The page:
Child Support Modification: Top 5 TipsYou've been divorced. The court ordered you to make child support payments to your ex-spouse, and in the beginning, it was a crimp on your finances but you managed to make it through. Now you've been laid off from your job. Your cash flow has slowed to a trickle.
What can you do?
Seek child support payment modification.
Once a child support order or agreement is in place, the child support payment amount may be increased or decreased under certain circumstances when payers meet personal and or financial hardships. When these happen, child support arrangements prove unfeasible. Job loss, serious injury, remarriage or other life events that cause changes in household income sometimes create a situation for changing the child support payment arrangement by getting a child support payment modification. To lower child support payments, or to get more child support, both parents must agree to the change or have a judge order the change. Either way, the family court is involved.
How does one navigate the process in seeking child support payment modification? We've come up with advice in these top five tips:
Act quickly and get informed: If you are unable to pay the current child support amount, you will still owe the unpaid amount in arrears, which cannot be discharged in bankruptcy and generally cannot be reduced retroactively. As soon as your circumstances change, or you learn that they will, start taking steps to secure a child support modification. Look into your state's child support laws and learn what constitutes a substantial change in circumstances warranting a child support modification. Consult a child support attorney like you can find here on DivorceAttorneyHome.com in your area for guidance.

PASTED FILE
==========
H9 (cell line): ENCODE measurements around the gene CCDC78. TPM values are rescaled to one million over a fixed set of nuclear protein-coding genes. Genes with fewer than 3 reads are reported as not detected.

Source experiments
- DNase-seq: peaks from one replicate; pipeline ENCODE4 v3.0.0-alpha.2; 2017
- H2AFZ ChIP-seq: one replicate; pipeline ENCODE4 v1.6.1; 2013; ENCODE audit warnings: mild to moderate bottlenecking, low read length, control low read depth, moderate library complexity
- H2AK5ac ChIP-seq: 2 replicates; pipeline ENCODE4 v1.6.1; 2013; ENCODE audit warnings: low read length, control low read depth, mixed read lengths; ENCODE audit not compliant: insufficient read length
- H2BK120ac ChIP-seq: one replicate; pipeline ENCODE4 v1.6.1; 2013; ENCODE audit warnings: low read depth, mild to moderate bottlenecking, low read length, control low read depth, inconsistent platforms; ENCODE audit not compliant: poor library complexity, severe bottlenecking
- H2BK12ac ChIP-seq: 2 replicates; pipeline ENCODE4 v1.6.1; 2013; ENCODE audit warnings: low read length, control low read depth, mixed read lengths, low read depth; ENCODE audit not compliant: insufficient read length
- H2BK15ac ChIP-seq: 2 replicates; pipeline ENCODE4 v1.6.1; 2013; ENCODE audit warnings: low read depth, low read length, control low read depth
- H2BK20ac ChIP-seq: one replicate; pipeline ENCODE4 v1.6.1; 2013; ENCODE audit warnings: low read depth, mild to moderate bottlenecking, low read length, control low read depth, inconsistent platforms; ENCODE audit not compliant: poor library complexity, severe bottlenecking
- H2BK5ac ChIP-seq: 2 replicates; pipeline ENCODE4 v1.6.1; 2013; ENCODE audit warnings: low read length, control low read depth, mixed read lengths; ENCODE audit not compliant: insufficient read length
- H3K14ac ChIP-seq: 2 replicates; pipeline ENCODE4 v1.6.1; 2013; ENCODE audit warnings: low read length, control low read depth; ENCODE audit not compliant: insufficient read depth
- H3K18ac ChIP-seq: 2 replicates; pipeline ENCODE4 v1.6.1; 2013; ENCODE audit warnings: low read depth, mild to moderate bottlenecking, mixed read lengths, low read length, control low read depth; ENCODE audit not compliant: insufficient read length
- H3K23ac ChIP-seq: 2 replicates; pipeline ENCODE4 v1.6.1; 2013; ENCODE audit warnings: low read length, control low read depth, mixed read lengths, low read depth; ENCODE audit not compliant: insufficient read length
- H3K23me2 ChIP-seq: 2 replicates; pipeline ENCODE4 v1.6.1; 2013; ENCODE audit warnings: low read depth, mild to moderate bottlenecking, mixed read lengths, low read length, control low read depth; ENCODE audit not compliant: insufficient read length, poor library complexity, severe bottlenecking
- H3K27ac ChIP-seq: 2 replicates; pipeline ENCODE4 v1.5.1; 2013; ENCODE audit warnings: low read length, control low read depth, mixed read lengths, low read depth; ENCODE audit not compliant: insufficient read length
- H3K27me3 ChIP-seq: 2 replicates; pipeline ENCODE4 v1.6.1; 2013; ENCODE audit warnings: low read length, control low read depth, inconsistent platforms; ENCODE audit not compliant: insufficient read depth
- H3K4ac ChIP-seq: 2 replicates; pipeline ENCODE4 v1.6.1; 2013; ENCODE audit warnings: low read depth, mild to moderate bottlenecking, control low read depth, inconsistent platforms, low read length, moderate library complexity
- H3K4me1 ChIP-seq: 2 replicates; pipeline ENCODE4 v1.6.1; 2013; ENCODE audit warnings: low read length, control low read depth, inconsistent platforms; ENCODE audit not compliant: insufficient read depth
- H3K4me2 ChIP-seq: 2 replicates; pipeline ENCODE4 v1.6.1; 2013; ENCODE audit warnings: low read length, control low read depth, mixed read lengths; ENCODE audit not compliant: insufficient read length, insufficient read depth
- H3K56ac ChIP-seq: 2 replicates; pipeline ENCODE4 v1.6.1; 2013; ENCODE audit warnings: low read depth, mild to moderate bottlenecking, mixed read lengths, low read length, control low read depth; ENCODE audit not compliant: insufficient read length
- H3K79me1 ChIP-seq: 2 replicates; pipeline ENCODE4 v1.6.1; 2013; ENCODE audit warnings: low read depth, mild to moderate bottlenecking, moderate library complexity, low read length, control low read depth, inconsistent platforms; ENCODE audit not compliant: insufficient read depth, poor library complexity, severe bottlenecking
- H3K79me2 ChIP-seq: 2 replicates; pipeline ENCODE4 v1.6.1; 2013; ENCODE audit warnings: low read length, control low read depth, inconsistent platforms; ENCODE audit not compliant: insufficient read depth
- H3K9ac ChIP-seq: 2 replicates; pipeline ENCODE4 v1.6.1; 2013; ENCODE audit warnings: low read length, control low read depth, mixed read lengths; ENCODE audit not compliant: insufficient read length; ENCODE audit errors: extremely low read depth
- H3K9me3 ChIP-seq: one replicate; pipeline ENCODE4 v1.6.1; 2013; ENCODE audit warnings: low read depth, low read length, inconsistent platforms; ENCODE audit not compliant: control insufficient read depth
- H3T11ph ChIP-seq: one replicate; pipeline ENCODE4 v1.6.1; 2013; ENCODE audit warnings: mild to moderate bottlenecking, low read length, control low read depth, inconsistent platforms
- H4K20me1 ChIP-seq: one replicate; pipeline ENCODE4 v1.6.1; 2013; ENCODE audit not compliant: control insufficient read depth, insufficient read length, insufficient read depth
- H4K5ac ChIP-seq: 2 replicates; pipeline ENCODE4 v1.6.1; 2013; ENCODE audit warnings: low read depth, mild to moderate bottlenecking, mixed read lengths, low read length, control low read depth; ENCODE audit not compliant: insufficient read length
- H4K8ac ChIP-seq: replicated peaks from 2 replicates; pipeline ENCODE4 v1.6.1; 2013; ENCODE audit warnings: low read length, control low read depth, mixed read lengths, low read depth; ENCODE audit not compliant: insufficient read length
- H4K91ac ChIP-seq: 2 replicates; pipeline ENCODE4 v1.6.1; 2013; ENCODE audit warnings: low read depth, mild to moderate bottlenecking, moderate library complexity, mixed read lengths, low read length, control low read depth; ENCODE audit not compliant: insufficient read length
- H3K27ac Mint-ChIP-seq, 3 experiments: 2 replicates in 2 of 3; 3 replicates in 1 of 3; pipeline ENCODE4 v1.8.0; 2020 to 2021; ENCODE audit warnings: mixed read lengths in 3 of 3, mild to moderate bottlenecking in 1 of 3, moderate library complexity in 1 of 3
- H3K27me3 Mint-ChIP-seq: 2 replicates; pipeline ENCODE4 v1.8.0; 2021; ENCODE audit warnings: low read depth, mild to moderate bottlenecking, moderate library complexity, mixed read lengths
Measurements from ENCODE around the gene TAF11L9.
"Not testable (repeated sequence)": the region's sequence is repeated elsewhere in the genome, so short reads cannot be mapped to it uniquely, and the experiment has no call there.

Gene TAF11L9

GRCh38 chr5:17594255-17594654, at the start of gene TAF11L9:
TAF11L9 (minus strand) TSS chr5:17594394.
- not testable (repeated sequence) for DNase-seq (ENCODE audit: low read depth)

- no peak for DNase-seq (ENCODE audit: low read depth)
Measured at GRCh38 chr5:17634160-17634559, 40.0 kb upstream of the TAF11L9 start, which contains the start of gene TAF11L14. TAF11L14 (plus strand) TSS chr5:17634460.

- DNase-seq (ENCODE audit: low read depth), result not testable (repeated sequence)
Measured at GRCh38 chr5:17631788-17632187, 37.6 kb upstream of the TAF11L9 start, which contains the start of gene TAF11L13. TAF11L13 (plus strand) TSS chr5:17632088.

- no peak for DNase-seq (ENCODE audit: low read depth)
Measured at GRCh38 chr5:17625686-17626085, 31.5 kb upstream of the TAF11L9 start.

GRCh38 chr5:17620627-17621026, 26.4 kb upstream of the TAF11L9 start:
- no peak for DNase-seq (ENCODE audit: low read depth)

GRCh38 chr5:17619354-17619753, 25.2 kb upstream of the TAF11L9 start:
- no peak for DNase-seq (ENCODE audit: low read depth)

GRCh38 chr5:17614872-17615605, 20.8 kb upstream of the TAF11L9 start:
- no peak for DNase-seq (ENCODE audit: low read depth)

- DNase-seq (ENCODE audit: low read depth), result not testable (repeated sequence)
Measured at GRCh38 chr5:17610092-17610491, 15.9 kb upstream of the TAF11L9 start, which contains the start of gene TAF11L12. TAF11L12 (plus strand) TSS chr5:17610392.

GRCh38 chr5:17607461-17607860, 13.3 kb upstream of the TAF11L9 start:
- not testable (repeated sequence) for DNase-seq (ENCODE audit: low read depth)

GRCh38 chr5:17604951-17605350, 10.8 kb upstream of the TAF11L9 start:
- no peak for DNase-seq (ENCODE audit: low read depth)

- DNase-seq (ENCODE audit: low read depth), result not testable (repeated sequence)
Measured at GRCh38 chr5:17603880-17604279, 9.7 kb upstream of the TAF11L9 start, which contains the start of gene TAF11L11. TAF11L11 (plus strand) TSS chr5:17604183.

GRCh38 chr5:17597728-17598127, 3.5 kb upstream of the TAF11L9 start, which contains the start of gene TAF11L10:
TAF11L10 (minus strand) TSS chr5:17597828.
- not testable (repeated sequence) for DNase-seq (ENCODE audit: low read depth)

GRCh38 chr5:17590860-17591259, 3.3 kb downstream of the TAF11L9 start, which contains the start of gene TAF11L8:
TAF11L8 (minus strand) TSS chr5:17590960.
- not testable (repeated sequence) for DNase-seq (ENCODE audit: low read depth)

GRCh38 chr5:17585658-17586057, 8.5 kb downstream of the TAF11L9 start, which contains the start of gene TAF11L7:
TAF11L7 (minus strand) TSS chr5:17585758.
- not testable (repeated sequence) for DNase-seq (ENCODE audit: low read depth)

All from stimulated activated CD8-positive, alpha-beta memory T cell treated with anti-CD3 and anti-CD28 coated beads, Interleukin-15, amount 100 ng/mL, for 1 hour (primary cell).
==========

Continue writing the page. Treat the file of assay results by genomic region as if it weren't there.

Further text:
Try to reach an agreement with the other parent: See if the other parent will agree to modified child support payments. We all know, especially in the wake of a divorce, agreement proves difficult. But, when you consider the emotional and financial expense of running child support arrangements through the family court system, starting the discussion with agreement in mind is the best strategy. Mediation - working with an impartial third party - is also available to help parents reach common ground.
Keep making your child support payments as best you can: Do your level best to keep making the child support payments required under the current child support order. The existing child support order remains in effect - unless and until -the court issues a new child support payment order. Pay as much as you can and pay it to the letter of the the child support order. If you don't give your best effort to pay it will certainly hurt your argument that new circumstances require a new child support payment amount - and the child support payments will pile up.
Document your change in circumstances: Whether its a job change, a change in household income, a medical disability or other big life change you will be required to demonstrate that your circumstance have changed in a significant way. Don't forget that this change must have occurred after your existing child support order was entered by the court. If you can't pay all of your child support because you lost your job or your paycheck has shrunk, make a serious effort to find new employment and document your job searching attempts. Me meticulous and take care to be completely accurate in stating and detailing all of your household income. You'll need compelling evidence to get a modification in child support payments, but the rewards of your efforts can lighten a suddenly heavier burden.
File your request for child support modification with the appropriate court. You should file it with the court which issued the child support order currently in place. Whether both parents agree to a modification, or one parent wants the court to order a child support modification, you will need a new child support order issued by the appropriate court for changed child support requirements to take effect. The papers you file with the court also need to be served on the other parent.